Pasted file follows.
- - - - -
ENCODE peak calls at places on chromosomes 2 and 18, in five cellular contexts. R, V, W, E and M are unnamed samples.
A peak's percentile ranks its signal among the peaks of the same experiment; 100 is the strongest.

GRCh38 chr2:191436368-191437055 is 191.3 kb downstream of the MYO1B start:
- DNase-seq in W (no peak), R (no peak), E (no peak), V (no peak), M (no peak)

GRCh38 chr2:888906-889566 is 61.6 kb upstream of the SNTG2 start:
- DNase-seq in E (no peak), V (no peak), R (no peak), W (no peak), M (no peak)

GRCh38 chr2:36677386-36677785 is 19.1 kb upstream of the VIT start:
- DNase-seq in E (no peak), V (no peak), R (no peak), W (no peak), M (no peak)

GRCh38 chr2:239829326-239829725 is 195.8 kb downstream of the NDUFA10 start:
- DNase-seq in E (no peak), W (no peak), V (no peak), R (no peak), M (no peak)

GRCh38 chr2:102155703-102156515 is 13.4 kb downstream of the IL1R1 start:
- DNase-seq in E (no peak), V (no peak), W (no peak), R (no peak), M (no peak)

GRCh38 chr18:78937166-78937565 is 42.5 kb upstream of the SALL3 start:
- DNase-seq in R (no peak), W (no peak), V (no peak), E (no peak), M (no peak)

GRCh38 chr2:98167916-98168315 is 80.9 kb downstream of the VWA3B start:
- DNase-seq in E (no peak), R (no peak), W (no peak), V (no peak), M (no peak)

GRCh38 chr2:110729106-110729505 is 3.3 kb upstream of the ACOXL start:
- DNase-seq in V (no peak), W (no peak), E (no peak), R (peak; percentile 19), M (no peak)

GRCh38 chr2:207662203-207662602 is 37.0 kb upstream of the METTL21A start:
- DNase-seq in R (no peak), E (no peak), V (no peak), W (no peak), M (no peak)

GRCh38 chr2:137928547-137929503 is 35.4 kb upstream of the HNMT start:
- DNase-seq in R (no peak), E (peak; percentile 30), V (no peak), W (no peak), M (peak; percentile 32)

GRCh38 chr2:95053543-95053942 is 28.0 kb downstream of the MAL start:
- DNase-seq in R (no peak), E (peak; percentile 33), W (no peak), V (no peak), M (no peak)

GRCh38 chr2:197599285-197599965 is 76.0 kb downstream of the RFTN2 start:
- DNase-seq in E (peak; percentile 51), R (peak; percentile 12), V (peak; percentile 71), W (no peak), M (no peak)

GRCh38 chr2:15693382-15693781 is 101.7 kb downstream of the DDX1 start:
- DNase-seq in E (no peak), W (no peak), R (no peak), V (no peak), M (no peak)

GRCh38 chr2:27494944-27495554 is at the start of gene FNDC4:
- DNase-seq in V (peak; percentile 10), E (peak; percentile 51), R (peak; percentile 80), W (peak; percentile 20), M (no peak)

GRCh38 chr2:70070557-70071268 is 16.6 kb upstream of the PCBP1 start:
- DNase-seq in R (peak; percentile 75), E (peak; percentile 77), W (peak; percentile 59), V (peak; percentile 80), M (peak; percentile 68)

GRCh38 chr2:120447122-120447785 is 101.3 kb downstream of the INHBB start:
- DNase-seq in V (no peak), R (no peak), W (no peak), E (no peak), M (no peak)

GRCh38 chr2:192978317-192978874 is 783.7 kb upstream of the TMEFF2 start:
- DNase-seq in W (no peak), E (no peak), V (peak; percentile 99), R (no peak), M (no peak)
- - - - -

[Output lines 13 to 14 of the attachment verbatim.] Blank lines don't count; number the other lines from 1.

GRCh38 chr18:78937166-78937565 is 42.5 kb upstream of the SALL3 start:
- DNase-seq in R (no peak), W (no peak), V (no peak), E (no peak), M (no peak)